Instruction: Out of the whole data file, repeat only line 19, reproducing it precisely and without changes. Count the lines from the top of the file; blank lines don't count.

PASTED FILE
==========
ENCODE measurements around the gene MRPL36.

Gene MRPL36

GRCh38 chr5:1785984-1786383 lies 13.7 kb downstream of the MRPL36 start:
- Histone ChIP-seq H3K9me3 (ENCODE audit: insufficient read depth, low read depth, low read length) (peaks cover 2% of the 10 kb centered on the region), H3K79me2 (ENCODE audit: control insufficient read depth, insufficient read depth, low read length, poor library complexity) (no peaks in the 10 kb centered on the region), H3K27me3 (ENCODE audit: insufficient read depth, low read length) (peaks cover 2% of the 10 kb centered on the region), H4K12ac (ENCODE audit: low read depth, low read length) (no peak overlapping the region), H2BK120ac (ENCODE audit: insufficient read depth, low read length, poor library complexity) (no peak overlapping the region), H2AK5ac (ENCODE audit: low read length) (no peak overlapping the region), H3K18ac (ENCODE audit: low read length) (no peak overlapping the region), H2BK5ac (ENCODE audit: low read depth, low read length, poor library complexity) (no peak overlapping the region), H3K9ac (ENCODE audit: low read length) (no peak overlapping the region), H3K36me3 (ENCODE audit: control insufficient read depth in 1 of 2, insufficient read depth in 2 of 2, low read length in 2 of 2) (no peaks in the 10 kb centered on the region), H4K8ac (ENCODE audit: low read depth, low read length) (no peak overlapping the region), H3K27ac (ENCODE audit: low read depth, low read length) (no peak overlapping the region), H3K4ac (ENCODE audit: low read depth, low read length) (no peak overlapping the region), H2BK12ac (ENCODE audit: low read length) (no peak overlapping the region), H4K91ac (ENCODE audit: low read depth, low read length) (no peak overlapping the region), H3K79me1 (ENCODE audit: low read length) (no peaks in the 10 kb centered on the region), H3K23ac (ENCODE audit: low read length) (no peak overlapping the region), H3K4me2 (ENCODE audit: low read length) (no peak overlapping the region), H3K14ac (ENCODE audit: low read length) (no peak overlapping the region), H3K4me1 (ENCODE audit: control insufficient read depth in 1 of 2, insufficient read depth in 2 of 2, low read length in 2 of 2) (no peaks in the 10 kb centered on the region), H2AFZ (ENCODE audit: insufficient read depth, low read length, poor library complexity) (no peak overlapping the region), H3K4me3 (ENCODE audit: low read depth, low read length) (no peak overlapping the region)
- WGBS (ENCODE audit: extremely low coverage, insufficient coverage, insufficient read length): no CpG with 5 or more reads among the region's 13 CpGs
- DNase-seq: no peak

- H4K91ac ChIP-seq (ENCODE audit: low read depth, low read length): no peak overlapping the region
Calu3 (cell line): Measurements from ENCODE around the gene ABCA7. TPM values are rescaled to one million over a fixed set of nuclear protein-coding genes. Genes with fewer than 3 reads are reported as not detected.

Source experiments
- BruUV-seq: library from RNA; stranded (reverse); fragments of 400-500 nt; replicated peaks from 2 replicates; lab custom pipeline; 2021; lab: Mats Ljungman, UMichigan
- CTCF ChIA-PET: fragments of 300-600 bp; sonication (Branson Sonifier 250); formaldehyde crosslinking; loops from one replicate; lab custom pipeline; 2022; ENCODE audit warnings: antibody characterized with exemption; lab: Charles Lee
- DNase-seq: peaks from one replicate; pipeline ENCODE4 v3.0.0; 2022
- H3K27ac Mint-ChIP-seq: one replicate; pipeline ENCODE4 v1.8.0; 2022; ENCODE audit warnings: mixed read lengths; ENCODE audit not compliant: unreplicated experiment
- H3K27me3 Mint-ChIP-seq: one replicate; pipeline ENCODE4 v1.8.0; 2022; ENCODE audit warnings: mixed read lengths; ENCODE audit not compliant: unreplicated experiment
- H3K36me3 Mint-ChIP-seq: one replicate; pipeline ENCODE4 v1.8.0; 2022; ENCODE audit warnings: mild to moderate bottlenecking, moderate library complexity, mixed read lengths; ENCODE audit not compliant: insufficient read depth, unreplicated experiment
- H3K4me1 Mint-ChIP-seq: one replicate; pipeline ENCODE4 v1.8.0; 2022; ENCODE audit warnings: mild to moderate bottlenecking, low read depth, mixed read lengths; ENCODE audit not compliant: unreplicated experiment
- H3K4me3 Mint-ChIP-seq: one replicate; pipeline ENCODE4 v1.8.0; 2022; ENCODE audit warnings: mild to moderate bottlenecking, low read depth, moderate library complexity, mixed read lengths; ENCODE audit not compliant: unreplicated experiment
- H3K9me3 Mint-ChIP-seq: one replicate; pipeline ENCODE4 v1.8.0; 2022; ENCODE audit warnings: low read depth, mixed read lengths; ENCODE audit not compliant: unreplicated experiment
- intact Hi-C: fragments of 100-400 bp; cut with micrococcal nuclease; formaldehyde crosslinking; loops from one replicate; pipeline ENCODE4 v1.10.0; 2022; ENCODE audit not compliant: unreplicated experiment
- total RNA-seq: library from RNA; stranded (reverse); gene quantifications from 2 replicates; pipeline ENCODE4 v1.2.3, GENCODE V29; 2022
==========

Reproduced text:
- intact Hi-C: fragments of 100-400 bp; cut with micrococcal nuclease; formaldehyde crosslinking; loops from one replicate; pipeline ENCODE4 v1.10.0; 2022; ENCODE audit not compliant: unreplicated experiment